Switch to energy-efficient light bulbs, wash your clothes in cold water, eat less meat, recycle more, and buy an electric car: we are being bombarded with instructions from climate campaigners, environmentalists, and the media about the everyday steps we all must take to tackle climate change. Unfortunately, these appeals trivialize the challenge of global warming, and divert our attention from the huge technological and policy changes that are needed to combat it.
For example, the British nature-documentary presenter and environmental campaigner David Attenborough was once asked what he as an individual would do to fight climate change. He promised to unplug his phone charger when it was not in use.
Attenborough's heart is no doubt in the right place. But even if he consistently unplugs his charger for a year, the resulting reduction in carbon-dioxide emissions will be equivalent to less than one-half of one-thousandth of the average person's annual CO2 emissions in the United Kingdom. Moreover, charging accounts for less than 1% of a phone's energy needs; the other 99% is required to manufacture the handset and operate data centers and cell towers. Almost everywhere, these processes are heavily reliant on fossil fuels.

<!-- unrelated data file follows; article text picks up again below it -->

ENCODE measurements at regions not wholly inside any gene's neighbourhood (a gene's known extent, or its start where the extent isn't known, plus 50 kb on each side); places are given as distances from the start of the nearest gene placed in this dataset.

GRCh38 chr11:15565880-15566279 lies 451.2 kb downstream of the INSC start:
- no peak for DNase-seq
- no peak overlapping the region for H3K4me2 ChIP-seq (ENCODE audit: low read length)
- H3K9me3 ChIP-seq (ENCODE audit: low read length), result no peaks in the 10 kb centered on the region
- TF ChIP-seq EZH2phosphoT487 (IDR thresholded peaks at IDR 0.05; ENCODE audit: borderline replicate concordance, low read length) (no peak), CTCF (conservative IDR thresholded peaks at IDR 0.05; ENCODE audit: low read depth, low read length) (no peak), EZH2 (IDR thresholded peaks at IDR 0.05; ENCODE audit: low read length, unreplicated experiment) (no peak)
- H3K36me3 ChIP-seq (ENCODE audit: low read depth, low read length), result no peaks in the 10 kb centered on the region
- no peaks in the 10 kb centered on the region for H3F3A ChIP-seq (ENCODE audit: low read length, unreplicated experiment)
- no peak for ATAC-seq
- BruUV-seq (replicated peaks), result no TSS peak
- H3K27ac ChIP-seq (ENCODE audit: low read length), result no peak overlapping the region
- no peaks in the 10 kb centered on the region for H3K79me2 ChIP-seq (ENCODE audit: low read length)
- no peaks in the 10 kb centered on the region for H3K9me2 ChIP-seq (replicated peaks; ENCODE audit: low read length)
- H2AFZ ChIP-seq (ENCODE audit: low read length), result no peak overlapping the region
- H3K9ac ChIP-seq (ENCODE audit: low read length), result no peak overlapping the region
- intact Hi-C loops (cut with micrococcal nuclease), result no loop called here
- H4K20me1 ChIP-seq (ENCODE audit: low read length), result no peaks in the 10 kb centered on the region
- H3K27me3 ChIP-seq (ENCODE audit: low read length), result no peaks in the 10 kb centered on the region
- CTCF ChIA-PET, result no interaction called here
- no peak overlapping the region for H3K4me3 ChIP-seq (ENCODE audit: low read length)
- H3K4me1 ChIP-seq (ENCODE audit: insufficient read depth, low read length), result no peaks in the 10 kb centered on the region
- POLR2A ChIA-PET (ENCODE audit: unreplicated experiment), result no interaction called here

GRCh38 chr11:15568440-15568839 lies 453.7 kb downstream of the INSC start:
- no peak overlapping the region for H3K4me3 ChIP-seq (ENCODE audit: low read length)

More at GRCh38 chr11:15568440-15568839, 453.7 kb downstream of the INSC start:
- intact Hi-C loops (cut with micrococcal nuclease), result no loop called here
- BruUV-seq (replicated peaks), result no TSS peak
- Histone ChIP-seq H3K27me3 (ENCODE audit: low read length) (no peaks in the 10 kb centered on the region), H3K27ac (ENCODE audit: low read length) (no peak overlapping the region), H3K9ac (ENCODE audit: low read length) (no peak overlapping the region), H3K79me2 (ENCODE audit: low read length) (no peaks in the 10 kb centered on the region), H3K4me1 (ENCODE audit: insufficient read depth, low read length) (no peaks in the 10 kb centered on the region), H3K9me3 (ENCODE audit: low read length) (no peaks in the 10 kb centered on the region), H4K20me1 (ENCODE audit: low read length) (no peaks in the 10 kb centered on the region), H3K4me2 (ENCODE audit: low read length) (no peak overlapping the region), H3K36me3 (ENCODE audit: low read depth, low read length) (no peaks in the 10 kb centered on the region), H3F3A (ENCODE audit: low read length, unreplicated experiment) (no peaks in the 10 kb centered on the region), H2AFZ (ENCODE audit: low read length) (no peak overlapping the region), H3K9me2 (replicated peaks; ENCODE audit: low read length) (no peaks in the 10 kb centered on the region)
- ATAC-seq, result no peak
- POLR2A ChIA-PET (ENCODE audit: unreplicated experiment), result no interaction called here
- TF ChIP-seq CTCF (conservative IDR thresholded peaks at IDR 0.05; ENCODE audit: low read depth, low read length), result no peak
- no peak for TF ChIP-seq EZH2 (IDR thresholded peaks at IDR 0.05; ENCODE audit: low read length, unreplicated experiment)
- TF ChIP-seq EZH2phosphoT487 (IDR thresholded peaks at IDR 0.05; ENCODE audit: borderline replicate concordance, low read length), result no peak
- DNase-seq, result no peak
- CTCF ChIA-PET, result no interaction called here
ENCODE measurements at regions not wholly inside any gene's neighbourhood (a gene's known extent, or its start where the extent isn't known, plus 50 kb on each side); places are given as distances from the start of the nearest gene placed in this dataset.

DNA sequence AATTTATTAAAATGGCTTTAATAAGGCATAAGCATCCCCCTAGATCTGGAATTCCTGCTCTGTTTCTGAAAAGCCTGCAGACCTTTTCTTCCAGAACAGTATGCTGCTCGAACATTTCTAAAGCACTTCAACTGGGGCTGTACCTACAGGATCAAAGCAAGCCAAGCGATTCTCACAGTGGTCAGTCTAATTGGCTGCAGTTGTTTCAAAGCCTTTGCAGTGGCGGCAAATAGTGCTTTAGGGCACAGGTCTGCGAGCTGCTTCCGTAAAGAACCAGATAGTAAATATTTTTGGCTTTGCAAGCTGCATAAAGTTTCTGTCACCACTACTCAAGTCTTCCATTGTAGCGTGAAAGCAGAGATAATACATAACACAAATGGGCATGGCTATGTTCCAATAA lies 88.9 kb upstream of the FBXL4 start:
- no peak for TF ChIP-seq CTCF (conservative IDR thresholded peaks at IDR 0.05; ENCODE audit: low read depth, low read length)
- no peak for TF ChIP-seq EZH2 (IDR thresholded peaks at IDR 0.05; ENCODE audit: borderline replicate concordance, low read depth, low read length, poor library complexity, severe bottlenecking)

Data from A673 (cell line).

Attenborough is far from alone in believing that small gestures can have a meaningful impact on the climate. In fact, even much larger-sounding commitments deliver only limited reductions in CO2 emissions. For example, environmental activists emphasize the need to give up eating meat and driving fossil-fuel-powered cars. But, although I am a vegetarian and do not own a car, I believe we need to be honest about what such choices can achieve.
Going vegetarian actually is quite difficult: one large US survey indicates that 84% of people fail, most of them in less than a year. But a systematic peer-reviewed study has shown that even if they succeed, a vegetarian diet reduces individual CO2 emissions by the equivalent of 540 kilograms – or just 4.3% of the emissions of the average inhabitant of a developed country. Furthermore, there is a "rebound effect," as money saved on cheaper vegetarian food is spent on goods and services that cause additional greenhouse-gas emissions. Once we account for this, going entirely vegetarian reduces a person's total emissions by only 2%.